Over the last 15 years, advances in Robotics Process Automation (RPA) have disrupted industries across the business spectrum, revolutionizing organizational processes in verticals from the financial to retail sectors. In fact, it’s estimated that by 2024, there will be up to a 60% growth in the use of RPA, resulting in a $8.75 billion marketplace.
The potential impact of RPA on global labor costs is staggering. A 2017 study by PwC estimated that 45 percent of work tasks could be automated by RPA, resulting in a $2 trillion savings in worldwide workforce expenditures. Telecom and digital entertainment powerhouse AT&T currently utilizes more than 1,000 bots across the organization for routine tasks from finance to customer service. This is up from 200 bots in 2016. The company has streamlined bot implementation, training workers across more than 100 departments how to securely build their own. “Employees feel empowered,” said Steve Stine, AT&T’s chief data officer.
Ease of Deployment
But while one of the benefits of RPA technology is its ease of deployment, which can be instituted on a user-by-user basis, analysts believe that the technology is on the cusp of changing enterprise-level business practices. “RPA is poised to become a widespread enterprise technology, making automation part of the core business process rather than a one-off solution to fix problems on a limited scale,” states the PwC report.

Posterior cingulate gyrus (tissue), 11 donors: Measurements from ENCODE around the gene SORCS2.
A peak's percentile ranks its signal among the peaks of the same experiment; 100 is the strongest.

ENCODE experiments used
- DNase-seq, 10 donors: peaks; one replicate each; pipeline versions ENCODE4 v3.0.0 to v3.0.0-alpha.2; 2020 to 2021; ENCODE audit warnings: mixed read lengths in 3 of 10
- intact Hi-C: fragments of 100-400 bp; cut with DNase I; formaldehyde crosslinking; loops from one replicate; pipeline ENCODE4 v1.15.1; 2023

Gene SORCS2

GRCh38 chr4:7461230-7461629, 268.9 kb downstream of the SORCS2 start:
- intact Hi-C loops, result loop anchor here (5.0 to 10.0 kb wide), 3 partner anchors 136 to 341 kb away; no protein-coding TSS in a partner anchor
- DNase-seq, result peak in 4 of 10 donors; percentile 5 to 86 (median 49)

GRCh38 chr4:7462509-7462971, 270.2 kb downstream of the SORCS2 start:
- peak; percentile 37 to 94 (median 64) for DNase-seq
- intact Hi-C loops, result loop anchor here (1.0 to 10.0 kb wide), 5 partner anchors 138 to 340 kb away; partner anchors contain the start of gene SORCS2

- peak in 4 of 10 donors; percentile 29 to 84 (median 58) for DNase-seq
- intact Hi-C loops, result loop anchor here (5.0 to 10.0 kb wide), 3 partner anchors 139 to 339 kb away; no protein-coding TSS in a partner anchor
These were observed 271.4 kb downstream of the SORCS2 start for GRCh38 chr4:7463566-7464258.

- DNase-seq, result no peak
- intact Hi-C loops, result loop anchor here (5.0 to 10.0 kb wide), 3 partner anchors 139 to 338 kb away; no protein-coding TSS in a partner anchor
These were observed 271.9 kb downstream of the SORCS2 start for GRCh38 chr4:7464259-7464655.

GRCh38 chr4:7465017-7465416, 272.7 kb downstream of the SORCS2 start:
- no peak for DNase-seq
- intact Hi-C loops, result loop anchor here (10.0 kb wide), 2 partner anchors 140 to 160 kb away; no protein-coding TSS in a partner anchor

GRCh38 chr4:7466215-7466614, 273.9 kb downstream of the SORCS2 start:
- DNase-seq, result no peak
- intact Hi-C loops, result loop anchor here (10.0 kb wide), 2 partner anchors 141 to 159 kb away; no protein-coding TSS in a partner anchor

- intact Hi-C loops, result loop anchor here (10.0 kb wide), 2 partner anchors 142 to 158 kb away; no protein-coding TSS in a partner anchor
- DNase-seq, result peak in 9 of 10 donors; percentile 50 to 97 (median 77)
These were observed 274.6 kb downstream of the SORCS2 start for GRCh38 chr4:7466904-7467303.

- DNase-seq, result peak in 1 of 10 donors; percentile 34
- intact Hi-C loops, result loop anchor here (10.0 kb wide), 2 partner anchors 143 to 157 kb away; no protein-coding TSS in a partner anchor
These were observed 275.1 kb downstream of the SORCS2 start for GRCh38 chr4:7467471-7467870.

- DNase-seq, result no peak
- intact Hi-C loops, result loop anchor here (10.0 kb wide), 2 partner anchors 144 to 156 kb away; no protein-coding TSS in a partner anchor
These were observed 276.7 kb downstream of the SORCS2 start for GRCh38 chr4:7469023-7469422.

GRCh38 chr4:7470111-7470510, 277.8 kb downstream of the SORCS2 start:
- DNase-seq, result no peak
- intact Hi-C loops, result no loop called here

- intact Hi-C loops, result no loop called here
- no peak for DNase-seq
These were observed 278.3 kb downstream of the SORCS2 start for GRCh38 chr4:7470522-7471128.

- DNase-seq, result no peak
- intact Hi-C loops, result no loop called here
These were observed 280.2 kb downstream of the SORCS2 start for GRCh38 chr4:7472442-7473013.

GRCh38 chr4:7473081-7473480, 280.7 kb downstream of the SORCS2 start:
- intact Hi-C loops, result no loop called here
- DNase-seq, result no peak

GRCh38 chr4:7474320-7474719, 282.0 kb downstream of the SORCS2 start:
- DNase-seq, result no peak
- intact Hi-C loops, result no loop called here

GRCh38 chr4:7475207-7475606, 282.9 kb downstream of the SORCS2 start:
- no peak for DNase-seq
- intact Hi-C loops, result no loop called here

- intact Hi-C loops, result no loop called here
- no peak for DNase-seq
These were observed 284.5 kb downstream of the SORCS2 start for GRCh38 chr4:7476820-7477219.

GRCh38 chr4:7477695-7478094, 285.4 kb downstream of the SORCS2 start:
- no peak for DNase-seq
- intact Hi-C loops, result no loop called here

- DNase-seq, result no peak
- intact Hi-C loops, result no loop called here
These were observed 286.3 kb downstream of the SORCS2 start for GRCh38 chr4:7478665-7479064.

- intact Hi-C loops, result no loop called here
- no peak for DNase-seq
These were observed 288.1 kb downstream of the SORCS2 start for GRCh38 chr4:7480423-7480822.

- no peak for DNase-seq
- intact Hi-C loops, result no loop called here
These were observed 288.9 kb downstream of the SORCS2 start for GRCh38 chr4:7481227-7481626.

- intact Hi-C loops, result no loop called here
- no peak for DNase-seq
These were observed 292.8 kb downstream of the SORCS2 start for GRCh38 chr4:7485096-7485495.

That’s why it’s critical that organizations not only devise a detailed strategy for how RPA can be integrated and its impact across the business, but also carry out a methodical maintenance program once they have the technology in place. “Based on my experience, companies without a defined OM [Operating Model] behind their RPA program will have a hard time to achieve sustainable success, as they will face issues in the running and maintenance of robots after some time, said Capgemini Senior Consultant Fabian Bauermann.
To better understand the critical importance of a strategic RPA maintenance process, let’s take a step back and clarify the technology’s capability and impact, then discuss why, per a 2017 Forrester study, “RPA needs to be owned and managed in order to make full use of its capabilities, which requires a long-term strategic view.”
Taking the “robot out of the human”
First, it’s important to get on the same page about what RPA really is. Or maybe it’s more helpful to explain what it’s not. Despite its given name, RPA does not involve walking, talking robots. It’s not voice recognition and reply software, or artificial intelligence applications. In essence, “RPA takes the robot out of the human,” said Leslie Willcocks, professor of technology, work and globalization at the London School of Economics Department of Management.
The technology leverages a specialized software tool that feeds upon algorithms to automate routine and repetitive tasks formerly handled by workers. “RPA deals with simpler types of tasks,” said Willcocks. “It takes away mainly physical tasks that don’t need knowledge, understanding, or insight – the tasks that can be done by codifying rules and instructing the computer or software to act.”
The result? As you’ll learn in our next article, a substantial impact on business strategy and operations, particularly in the arenas of workforce management, customer service, and compliance, which all adds up to — you guessed it — a boost to the bottom line.